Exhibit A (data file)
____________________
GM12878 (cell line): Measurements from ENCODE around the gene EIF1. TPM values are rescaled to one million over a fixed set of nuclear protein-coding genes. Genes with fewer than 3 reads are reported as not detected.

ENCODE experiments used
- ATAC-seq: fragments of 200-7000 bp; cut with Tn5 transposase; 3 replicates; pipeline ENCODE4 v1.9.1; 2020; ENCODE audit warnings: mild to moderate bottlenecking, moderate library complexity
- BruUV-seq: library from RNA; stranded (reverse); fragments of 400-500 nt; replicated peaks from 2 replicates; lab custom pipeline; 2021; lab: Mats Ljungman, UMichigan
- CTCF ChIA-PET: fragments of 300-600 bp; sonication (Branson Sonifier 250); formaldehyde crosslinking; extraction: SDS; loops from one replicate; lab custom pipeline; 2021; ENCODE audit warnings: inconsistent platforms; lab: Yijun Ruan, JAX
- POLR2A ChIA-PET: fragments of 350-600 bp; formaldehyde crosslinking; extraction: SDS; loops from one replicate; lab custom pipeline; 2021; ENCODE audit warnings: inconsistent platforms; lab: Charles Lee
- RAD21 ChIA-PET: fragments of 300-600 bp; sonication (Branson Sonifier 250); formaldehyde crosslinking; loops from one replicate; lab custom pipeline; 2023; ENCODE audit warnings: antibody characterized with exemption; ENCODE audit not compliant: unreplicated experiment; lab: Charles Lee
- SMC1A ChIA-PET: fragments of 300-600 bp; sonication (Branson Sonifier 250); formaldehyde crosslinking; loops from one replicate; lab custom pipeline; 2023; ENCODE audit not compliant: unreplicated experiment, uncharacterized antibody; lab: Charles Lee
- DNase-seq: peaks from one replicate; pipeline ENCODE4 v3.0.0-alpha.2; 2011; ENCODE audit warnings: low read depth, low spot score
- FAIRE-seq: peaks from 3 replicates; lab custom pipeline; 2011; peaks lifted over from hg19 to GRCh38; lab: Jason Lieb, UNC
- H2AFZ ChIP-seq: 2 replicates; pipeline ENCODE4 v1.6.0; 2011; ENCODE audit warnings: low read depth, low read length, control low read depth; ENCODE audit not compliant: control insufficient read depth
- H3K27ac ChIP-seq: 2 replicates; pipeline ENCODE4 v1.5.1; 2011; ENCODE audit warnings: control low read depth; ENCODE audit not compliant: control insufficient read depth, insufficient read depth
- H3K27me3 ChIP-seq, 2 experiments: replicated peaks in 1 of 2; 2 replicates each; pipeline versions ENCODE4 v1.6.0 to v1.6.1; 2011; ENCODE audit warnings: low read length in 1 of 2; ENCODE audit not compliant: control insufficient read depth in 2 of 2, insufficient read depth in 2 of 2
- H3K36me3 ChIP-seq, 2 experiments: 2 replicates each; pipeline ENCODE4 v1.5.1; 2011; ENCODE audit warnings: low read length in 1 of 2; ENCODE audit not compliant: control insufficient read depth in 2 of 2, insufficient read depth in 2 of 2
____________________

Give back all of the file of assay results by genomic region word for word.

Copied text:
GM12878 (cell line): Measurements from ENCODE around the gene EIF1. TPM values are rescaled to one million over a fixed set of nuclear protein-coding genes. Genes with fewer than 3 reads are reported as not detected.

ENCODE experiments used
- ATAC-seq: fragments of 200-7000 bp; cut with Tn5 transposase; 3 replicates; pipeline ENCODE4 v1.9.1; 2020; ENCODE audit warnings: mild to moderate bottlenecking, moderate library complexity
- BruUV-seq: library from RNA; stranded (reverse); fragments of 400-500 nt; replicated peaks from 2 replicates; lab custom pipeline; 2021; lab: Mats Ljungman, UMichigan
- CTCF ChIA-PET: fragments of 300-600 bp; sonication (Branson Sonifier 250); formaldehyde crosslinking; extraction: SDS; loops from one replicate; lab custom pipeline; 2021; ENCODE audit warnings: inconsistent platforms; lab: Yijun Ruan, JAX
- POLR2A ChIA-PET: fragments of 350-600 bp; formaldehyde crosslinking; extraction: SDS; loops from one replicate; lab custom pipeline; 2021; ENCODE audit warnings: inconsistent platforms; lab: Charles Lee
- RAD21 ChIA-PET: fragments of 300-600 bp; sonication (Branson Sonifier 250); formaldehyde crosslinking; loops from one replicate; lab custom pipeline; 2023; ENCODE audit warnings: antibody characterized with exemption; ENCODE audit not compliant: unreplicated experiment; lab: Charles Lee
- SMC1A ChIA-PET: fragments of 300-600 bp; sonication (Branson Sonifier 250); formaldehyde crosslinking; loops from one replicate; lab custom pipeline; 2023; ENCODE audit not compliant: unreplicated experiment, uncharacterized antibody; lab: Charles Lee
- DNase-seq: peaks from one replicate; pipeline ENCODE4 v3.0.0-alpha.2; 2011; ENCODE audit warnings: low read depth, low spot score
- FAIRE-seq: peaks from 3 replicates; lab custom pipeline; 2011; peaks lifted over from hg19 to GRCh38; lab: Jason Lieb, UNC
- H2AFZ ChIP-seq: 2 replicates; pipeline ENCODE4 v1.6.0; 2011; ENCODE audit warnings: low read depth, low read length, control low read depth; ENCODE audit not compliant: control insufficient read depth
- H3K27ac ChIP-seq: 2 replicates; pipeline ENCODE4 v1.5.1; 2011; ENCODE audit warnings: control low read depth; ENCODE audit not compliant: control insufficient read depth, insufficient read depth
- H3K27me3 ChIP-seq, 2 experiments: replicated peaks in 1 of 2; 2 replicates each; pipeline versions ENCODE4 v1.6.0 to v1.6.1; 2011; ENCODE audit warnings: low read length in 1 of 2; ENCODE audit not compliant: control insufficient read depth in 2 of 2, insufficient read depth in 2 of 2
- H3K36me3 ChIP-seq, 2 experiments: 2 replicates each; pipeline ENCODE4 v1.5.1; 2011; ENCODE audit warnings: low read length in 1 of 2; ENCODE audit not compliant: control insufficient read depth in 2 of 2, insufficient read depth in 2 of 2